Arfa Randhawa death: Pakistan mourns IT girl genius

By Nosheen Abbas
BBC News, Islamabad

  • Published
Arfa Kiran Randhawa
Image caption,
Arfa Randhawa was the world's youngest Microsoft Certified Professional

The tragic death of a 16-year-old Pakistani girl who was also a computer genius has cast a spotlight on an industry with huge potential for the country's youth.

Arfa Karim Randhawa, who became the world's youngest Microsoft Certified Professional at the age of nine, died at the weekend after a heart attack following an epileptic fit.

After Arfa passed the Microsoft exam in 2004, Bill Gates was so impressed by her that he invited her to the company's US headquarters.

When he found out she was ill, he also offered medical help and was in touch with her family.

Pakistan has been in the throes of a political crisis but the press and the nation appeared to take a breath and paused for a moment to mourn a young life which gave the country a name in an industry dominated by Silicon Valley and Indian innovation.


Arfa's short life mirrors Pakistan's burgeoning engagement with information technology, an industry which holds out hope for youth embittered by unemployment and a lack of opportunities.

Her father, Col Amjad Karim, says she was particularly concerned to use her skills to help the young, those under-served by IT and those from villages.

"It is generally understood that computers are for very hi-fi people or rich schools but nowadays one can be purchased for a few thousand rupees by the poorest of poorest," he told the BBC.

"Arfa's centre of gravity was wanting to improve human resource development by focusing on education."

Col Karim retired from the army to be his daughter's manager. He says her mother and two younger brothers are in shock after her death.

Arfa had been in intensive care in a Lahore hospital since late December.

Senior politicians joined relatives at her funeral in the city on Sunday - she has already had a technology park named after her in Lahore.

Her loss is also being felt by Pakistan's IT world.

Shoaib Malik, country manager for games company Mindstorm, said: "It's really sad. What was amazing about her was that she had a clear vision, she literally wanted to set up the industry.

"One thinks only kids who have studied from abroad would have a vision but it was remarkable. I think whatever God does, does for the better but had she been alive she could have played an important role in the IT industry."

Image caption,
Last year's Cricket World Cup game was dreamt up by a Pakistani company

Mindstorm is one of a number of small Pakistani start-ups tapping into the global IT boom - a side to the country often overlooked amid bombings, natural disasters and never-ending political crisis.

The company, set up by self-taught techies, developed a game which ended being selected as the ICC World Cup 2011 official game, Cricket Power.

Internet effect

According to Pakistan Software Houses Association president Jehan Ara, Arfa was "intelligent beyond her years".

"In addition to achieving a professional certification at the tender age of nine, it is also notable that she set up and ran a computer training institute for a poor community.

"Her passion for technology, coupled with her vision to use her talent to do something significant for Pakistan and its people, was truly amazing for someone so young."

Ms Ara feels the IT industry offers a way out of unemployment for young Pakistanis, many of whom she says are starting their own companies. One Karachi firm is even developing software for the stock exchange in the UK.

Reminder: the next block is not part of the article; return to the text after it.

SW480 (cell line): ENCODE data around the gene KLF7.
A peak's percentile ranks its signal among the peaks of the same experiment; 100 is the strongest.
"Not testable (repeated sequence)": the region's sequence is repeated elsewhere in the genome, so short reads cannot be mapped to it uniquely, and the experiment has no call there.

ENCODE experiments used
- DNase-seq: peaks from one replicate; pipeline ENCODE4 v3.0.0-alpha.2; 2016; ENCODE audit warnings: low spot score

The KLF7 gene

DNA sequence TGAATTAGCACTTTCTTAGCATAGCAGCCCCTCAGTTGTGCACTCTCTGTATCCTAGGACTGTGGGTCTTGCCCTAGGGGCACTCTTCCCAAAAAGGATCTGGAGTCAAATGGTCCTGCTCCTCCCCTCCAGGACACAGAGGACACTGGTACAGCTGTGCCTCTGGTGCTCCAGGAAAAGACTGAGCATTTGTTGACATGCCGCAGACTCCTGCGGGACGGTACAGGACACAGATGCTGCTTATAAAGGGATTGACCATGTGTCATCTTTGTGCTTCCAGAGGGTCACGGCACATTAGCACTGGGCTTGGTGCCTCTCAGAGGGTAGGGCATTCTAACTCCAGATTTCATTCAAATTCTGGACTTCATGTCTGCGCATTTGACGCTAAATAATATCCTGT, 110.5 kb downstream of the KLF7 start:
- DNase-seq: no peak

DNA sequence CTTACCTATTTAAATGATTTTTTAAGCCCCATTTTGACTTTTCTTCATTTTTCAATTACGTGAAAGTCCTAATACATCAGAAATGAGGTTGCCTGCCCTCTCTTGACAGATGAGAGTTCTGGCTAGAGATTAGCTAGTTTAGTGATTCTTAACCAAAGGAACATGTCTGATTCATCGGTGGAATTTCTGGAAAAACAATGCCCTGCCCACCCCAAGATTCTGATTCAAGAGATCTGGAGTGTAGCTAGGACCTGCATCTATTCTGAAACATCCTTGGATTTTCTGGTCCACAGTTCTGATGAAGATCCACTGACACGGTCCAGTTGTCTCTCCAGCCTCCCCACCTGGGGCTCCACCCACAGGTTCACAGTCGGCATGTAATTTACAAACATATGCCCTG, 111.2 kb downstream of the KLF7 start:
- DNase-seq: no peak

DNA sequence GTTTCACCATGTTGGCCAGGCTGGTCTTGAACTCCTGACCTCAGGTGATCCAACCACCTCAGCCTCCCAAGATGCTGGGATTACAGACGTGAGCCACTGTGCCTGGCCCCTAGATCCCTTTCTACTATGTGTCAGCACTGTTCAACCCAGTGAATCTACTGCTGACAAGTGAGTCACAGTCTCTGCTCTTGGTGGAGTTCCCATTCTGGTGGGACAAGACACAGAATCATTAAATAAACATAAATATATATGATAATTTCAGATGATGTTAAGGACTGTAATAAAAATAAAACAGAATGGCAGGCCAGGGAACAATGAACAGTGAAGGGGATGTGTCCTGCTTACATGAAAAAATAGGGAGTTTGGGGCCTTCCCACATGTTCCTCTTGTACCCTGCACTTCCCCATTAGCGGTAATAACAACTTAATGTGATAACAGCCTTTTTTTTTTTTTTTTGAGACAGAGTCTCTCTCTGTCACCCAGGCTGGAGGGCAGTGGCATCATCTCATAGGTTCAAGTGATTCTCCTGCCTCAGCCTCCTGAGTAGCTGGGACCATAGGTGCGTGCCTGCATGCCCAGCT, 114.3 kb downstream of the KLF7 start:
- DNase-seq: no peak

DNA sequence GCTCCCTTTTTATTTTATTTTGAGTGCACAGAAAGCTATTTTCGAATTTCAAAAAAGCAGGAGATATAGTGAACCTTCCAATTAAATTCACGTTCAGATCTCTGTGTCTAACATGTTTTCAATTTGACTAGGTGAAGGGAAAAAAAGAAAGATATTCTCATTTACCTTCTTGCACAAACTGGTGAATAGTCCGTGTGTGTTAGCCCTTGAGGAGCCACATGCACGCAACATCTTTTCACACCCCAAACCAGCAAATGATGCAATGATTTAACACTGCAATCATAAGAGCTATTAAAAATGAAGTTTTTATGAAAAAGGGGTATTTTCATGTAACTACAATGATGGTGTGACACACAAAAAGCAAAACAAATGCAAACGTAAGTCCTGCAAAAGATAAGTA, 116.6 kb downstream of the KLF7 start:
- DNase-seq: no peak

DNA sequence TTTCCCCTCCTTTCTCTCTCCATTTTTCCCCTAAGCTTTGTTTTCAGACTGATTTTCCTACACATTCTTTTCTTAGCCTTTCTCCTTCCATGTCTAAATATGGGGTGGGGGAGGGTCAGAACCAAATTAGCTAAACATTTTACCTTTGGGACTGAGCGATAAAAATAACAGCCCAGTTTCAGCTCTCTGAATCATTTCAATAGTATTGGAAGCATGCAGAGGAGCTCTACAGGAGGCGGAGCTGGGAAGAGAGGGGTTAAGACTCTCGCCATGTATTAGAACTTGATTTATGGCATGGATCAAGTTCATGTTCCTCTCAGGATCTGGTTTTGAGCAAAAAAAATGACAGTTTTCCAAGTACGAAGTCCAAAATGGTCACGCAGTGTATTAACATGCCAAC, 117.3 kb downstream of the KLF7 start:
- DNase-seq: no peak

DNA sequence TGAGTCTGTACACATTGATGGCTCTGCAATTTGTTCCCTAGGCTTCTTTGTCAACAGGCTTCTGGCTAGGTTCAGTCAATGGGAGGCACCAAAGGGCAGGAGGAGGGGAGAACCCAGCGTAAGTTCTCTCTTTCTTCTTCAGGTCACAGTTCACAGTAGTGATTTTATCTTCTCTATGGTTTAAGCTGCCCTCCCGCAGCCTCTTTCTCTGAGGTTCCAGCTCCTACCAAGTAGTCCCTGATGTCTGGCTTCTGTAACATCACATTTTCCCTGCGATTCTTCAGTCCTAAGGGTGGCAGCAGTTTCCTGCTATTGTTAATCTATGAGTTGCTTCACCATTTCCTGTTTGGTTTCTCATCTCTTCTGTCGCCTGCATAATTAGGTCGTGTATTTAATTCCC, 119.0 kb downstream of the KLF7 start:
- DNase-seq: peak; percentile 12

But compared to India, Ms Ara thinks firms in Pakistan which she says has an "image problem" may have missed the bus.

Around 1996 - the year when Arfa was born - the IT industry really took off in Pakistan, according to Shakir Hussain, CEO of software company Creative Chaos.

As the millennium approached, the fear of a mass technical apocalypse also motivated people to pay more attention to IT ventures.

"Suddenly there were hiring and migration opportunities for software engineers," he recalls.

But techies in Pakistan had been putting their creative minds to work even earlier than that, with far-reaching and destructive results.

In 1986, two brothers from Lahore created the world's first computer virus, "Brain".

They insist the virus was friendly and not intended to damage information, but it still ricocheted through the tech world and was developed by others, spawning viruses used to exploit operating systems.

That, however, is not what Pakistan's IT industry wants to be known for.

Shakir Hussain thinks it offers bright young people a good chance to earn a few thousand dollars working from home through various websites.

"The internet has been a great leveller," he says.


Arfa's father also champions the potential of IT to improve things for young Pakistanis, but says his daughter's influence went further than that.

"Arfa used to say, 'Don't take our generation lightly'," Col Karim says.

She was role model to "so many other young people - young girls", he says, who referred to her as "Arfa aapi (sister)".

Malalai Yusufzai, a student who spoke out in Swat while it was under Taliban rule, was one of those girls.

"We really have lost a diamond," Ms Yusufzai told the BBC. "When I heard about her, I was really moved. I was amazed that we had someone like her in Pakistan - a genius! I was proud of her and that she's a Pakistani."

Arfa's list of achievements shames people several times her age. As well as learning to fly when she was just 10, Arfa had been working with Nasa after winning a competition last year.

"She was good at singing, poetry, so many things," her father says.

As I leave, I ask for his email address and it dawns on him that he doesn't have it.

"Actually, Arfa used to handle my emails and her own... so I don't have my password."

Arfa is really going to be missed.